There are two exceptional fireplaces by ceramist Emile Miller, who participated in the universal exhibitions where Vuitton, founded in 1854, gained renown as a trunkmaker and specialist in goods for travel. A small exhibition of trunks is a wink to this legacy.
Accessories, perfumes and travel items are displayed over two floors linked by a monumental staircase with a railing etched in Art Deco patterns. Dotted here and there are design objects known as Objets Nomades, including a lantern by Edward Barber and Jay Osgerby, a table by Atelier Biagetti, and vases by Tokujin Yoshioka.
When Vuitton’s retail team suggested using what was the restaurant’s cozy back room for stock, Burke insisted it remain part of the retail floor. Here women’s ready-to-wear is showcased.
Men’s ready-to-wear and shoes are among the new categories the L’Huitrière location can accommodate. At about 4,850 square feet, the new Lille store is more than three times bigger than the previous location. Vuitton said it doubled the size of the staff for the new boutique, which opens to the public on Friday.
Vuitton has a long history with Lille, as does its top executives.
Arnault, who was born in nearby Roubaix, was a regular patron of the restaurant early in his business career. After attending the elite French military and engineering institute École Polytechnique in Paris, Arnault returned to his hometown to take over the family construction business.
Last July, Arnault was back in Lille to inaugurate a new vocational training program LVMH created with the business school EDHEC and named after the luxury titan’s father, Jean Arnault.
Burke attended EDHEC, and when he graduated, he invited his parents for dinner at L’Huitrière to thank them. “It bankrupted me,” he recalled with a chuckle. “It was THE restaurant” where a who’s-who of local business, political and cultural glitterati were escorted to the eatery’s back room, prized for its fireplace, privacy and proximity to the cathedral and canal it once abutted.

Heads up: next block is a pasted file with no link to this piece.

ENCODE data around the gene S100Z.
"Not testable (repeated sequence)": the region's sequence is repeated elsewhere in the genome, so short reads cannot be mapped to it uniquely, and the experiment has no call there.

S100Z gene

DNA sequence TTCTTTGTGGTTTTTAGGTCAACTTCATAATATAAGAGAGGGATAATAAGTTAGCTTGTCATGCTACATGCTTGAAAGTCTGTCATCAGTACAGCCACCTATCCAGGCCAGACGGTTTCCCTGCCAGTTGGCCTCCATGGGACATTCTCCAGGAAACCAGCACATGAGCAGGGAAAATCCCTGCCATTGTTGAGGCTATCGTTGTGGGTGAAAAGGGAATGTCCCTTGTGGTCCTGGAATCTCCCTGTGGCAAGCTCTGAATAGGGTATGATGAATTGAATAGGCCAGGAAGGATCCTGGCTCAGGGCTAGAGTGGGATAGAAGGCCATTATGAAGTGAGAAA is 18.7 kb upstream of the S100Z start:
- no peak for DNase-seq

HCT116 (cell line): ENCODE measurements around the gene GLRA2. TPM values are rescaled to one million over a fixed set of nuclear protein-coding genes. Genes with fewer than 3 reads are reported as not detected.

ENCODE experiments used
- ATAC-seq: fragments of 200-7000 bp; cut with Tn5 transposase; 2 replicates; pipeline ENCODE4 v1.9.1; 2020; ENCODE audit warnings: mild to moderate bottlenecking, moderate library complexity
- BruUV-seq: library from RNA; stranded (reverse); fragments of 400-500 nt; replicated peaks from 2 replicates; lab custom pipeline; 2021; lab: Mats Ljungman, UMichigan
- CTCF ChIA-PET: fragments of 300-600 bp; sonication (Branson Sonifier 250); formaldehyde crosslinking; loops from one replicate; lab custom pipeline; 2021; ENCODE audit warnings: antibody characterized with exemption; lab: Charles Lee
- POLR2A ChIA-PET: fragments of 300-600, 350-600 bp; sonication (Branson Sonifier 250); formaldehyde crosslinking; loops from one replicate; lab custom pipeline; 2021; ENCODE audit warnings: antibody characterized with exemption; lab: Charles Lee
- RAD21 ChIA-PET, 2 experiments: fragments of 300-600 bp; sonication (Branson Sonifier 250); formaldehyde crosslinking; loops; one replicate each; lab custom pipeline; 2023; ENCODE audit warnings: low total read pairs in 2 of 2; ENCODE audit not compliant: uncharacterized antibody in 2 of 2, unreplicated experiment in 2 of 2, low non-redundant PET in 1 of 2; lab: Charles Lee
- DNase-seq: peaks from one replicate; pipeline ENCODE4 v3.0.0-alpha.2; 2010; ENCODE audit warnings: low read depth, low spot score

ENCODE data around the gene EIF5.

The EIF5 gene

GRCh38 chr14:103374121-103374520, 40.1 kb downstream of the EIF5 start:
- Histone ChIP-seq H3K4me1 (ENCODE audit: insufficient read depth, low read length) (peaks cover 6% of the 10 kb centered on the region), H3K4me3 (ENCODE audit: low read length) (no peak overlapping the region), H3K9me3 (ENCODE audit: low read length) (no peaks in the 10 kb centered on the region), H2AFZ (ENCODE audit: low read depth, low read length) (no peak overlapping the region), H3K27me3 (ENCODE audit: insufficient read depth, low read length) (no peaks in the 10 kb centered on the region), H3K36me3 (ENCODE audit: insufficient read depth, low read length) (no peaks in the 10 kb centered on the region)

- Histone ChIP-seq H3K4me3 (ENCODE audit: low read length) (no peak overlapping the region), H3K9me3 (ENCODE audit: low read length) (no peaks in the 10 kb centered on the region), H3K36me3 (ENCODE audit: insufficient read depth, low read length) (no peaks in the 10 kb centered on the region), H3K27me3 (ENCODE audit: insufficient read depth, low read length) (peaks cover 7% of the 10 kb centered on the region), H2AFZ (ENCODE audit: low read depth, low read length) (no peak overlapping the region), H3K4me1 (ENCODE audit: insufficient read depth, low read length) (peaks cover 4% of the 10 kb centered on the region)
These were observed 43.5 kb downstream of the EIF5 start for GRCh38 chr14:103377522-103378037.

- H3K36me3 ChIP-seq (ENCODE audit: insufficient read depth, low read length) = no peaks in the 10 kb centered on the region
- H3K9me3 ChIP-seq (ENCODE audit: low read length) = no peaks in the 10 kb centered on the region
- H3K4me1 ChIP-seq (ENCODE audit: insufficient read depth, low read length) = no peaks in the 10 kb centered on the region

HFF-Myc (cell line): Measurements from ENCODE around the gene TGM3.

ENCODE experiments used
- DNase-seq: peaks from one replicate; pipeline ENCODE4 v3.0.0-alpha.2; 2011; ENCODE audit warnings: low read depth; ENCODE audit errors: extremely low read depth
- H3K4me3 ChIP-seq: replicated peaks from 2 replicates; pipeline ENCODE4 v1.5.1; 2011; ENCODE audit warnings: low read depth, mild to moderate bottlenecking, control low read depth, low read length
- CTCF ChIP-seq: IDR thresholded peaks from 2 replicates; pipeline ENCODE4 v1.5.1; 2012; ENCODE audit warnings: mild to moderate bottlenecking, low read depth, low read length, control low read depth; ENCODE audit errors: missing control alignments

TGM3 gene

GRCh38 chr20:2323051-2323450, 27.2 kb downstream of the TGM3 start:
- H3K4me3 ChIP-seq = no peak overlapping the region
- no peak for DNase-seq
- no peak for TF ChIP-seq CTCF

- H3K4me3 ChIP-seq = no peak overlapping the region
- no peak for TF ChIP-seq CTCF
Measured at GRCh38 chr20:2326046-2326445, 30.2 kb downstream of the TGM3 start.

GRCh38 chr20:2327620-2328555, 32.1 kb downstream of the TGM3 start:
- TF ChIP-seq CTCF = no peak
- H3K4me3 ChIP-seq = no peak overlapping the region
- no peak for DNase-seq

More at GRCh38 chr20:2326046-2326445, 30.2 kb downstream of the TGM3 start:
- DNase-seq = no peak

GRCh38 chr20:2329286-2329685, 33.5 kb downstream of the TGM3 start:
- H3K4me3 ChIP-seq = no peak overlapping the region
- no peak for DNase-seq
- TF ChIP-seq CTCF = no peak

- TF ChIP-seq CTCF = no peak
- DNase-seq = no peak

“It’s a bit of a homecoming for Bernard — and for me,” Burke said.
Vuitton has operated a boutique in Lille since 1909, one of the French firm’s early expansion vectors beyond Paris. A London store opened in 1885, Nice in 1908, and Cannes in 1924.
The larger Lille boutique signals its “loyalty to all regions of France,” according to the company, which added footwear to its Bordeaux location a few weeks ago, and plans to inaugurate an enlarged location in Lyon in September than can accommodate ready-to-wear and shoes. A temporary men’s boutique is slated to open in Cannes this summer, allowing its Boulevard de la Croisette permanent store to be entirely dedicated to women’s categories for five months.
The brand currently operates 10 stores in Paris and 12 in other French cities including Courchevel, Marseille, Monaco, Strasbourg, Toulouse and Deauville, the latter also housed in a listed building. Staffing in stores outside of Paris has increased by about 30 percent since 2019.
Burke explained that secondary French cities have been flourishing in recent years, with the pandemic further spurring a migration from the metropolis of Paris.
“These cities where the quality of life is much higher are really developing. Wealth is being created there and wealth is moving there,” he explained.
France accounted for about 6 percent of LVMH’s business in 2021, but it does not break down performance by brand.
“Our European business is very strong with Europeans,” Burke offered with a smile.